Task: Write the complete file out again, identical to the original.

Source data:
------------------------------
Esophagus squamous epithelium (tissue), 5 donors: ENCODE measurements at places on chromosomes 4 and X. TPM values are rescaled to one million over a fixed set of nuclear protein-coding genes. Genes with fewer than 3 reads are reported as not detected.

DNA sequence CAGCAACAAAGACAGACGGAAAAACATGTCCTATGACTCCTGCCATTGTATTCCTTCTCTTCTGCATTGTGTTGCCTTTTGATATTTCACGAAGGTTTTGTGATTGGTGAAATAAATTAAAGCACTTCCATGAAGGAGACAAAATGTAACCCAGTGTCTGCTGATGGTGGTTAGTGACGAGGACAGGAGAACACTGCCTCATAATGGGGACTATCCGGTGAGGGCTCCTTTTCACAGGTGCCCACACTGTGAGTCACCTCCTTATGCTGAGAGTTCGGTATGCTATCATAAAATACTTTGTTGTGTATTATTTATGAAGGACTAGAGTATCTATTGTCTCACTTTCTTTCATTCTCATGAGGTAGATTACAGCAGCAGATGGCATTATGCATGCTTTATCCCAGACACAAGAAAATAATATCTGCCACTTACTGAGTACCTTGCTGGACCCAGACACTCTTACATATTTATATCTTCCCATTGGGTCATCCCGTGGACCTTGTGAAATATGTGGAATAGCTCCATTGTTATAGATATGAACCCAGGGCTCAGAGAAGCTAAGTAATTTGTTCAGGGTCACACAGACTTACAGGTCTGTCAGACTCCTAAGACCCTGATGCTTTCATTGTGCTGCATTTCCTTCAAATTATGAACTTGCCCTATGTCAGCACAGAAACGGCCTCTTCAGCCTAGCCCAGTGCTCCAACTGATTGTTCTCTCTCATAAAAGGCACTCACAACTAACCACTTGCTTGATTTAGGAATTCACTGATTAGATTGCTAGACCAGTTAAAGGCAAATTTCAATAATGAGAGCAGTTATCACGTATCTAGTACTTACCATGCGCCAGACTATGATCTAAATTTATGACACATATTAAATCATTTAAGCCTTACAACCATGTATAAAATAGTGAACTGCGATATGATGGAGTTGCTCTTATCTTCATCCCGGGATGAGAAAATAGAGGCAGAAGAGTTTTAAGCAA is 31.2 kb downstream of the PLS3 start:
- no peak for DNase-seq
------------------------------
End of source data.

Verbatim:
Esophagus squamous epithelium (tissue), 5 donors: ENCODE measurements at places on chromosomes 4 and X. TPM values are rescaled to one million over a fixed set of nuclear protein-coding genes. Genes with fewer than 3 reads are reported as not detected.

DNA sequence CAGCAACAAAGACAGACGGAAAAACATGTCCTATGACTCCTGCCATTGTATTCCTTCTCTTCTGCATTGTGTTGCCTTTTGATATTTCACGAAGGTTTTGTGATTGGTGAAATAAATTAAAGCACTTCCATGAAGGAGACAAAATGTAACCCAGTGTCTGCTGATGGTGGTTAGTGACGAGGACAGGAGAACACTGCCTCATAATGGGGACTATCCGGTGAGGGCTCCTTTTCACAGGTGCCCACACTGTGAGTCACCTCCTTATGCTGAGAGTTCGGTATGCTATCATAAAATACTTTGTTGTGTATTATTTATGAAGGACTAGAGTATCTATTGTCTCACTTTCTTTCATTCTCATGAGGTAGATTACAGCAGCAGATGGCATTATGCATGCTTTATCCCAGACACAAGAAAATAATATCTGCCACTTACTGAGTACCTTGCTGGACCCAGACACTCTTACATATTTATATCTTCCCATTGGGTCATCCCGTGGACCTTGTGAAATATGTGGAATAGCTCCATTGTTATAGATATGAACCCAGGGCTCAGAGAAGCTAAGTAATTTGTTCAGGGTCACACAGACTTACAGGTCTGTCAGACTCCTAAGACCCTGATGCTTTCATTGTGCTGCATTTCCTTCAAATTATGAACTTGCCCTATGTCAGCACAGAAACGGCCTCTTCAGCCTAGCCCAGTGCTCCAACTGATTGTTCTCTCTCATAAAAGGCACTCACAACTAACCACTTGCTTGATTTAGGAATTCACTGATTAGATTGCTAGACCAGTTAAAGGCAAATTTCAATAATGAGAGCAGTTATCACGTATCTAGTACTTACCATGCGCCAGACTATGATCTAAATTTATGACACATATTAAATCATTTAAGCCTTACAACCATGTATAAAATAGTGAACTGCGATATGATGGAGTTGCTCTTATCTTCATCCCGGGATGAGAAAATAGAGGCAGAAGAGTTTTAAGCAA is 31.2 kb downstream of the PLS3 start:
- no peak for DNase-seq